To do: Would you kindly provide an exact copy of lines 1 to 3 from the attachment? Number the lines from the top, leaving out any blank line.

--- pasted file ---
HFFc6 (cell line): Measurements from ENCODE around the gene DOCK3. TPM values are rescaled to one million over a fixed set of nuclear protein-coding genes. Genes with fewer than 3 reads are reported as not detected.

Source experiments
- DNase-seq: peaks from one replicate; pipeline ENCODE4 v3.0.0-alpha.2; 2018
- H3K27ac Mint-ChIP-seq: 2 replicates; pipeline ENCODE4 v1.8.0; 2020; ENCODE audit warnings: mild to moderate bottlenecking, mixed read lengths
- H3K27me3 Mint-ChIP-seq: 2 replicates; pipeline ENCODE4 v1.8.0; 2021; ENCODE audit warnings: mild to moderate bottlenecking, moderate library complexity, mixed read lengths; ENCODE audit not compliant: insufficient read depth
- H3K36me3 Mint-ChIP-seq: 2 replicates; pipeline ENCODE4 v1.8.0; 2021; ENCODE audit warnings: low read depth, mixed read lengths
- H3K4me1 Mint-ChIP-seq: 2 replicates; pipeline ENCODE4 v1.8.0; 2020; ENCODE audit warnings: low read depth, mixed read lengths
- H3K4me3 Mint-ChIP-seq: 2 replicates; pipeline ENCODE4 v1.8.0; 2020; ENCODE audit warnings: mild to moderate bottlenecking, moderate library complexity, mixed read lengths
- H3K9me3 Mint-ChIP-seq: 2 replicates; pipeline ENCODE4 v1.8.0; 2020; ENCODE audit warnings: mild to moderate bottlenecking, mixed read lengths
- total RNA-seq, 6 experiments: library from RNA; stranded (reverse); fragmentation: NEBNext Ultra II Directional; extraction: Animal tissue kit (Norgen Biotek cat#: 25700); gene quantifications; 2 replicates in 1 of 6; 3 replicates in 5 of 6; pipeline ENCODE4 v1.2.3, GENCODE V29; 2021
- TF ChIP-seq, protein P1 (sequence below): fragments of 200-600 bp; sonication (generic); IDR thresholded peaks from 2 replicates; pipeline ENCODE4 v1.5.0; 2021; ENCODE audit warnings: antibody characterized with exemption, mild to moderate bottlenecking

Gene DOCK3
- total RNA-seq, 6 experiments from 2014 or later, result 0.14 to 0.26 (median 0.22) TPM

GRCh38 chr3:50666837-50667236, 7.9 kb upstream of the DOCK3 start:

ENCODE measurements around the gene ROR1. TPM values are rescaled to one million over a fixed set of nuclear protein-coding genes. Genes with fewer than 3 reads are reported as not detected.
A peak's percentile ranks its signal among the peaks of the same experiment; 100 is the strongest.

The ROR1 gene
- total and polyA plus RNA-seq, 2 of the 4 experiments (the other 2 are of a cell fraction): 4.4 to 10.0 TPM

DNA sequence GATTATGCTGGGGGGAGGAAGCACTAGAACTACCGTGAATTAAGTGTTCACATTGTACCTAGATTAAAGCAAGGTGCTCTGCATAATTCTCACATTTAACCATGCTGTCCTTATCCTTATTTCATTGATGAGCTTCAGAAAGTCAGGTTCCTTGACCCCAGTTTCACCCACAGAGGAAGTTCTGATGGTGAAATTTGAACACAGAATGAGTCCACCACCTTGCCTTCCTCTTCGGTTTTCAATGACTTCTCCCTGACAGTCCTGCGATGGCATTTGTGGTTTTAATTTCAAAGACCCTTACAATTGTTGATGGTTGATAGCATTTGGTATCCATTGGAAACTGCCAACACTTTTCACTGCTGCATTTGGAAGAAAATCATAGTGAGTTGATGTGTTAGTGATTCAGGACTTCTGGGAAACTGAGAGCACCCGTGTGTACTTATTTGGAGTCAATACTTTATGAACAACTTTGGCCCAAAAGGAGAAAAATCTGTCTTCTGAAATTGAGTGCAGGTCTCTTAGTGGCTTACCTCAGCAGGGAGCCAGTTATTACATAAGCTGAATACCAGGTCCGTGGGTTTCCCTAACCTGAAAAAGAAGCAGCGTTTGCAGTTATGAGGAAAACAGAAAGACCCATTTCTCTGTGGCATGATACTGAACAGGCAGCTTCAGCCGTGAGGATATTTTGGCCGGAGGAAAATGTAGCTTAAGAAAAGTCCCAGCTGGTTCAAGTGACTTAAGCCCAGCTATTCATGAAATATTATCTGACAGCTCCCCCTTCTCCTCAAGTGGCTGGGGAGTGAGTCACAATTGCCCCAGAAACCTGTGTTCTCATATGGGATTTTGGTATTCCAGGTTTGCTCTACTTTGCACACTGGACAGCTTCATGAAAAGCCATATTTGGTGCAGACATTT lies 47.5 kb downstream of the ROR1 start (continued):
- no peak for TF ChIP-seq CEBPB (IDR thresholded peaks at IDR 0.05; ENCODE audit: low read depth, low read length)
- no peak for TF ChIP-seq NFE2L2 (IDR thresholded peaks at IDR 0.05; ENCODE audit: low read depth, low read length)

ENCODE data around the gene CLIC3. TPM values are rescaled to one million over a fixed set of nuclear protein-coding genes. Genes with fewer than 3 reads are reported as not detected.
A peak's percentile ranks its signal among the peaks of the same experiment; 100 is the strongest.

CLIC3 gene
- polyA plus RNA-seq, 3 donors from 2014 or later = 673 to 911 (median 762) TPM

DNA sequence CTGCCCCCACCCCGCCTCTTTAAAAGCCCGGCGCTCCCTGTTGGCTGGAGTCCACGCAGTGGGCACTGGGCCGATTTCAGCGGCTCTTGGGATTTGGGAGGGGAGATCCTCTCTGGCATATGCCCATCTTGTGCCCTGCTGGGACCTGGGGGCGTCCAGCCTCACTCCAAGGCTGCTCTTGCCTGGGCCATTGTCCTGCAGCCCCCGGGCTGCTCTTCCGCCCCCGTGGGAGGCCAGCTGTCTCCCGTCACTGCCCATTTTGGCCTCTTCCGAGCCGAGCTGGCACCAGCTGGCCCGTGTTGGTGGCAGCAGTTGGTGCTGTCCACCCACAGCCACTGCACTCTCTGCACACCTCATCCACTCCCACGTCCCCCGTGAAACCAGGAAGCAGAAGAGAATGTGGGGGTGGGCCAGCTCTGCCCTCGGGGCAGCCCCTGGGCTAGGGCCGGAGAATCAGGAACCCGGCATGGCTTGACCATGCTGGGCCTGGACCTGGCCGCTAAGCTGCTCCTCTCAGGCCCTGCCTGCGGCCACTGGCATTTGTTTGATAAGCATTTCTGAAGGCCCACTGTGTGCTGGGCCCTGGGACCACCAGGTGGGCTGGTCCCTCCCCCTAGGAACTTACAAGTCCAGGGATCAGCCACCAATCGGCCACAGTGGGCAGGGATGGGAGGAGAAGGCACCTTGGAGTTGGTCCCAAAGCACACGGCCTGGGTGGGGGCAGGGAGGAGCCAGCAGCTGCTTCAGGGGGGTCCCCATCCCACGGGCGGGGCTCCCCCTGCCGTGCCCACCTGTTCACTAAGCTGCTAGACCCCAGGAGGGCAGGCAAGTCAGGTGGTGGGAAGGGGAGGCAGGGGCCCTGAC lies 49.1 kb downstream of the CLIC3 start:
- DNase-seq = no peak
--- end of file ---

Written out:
HFFc6 (cell line): Measurements from ENCODE around the gene DOCK3. TPM values are rescaled to one million over a fixed set of nuclear protein-coding genes. Genes with fewer than 3 reads are reported as not detected.

Source experiments
- DNase-seq: peaks from one replicate; pipeline ENCODE4 v3.0.0-alpha.2; 2018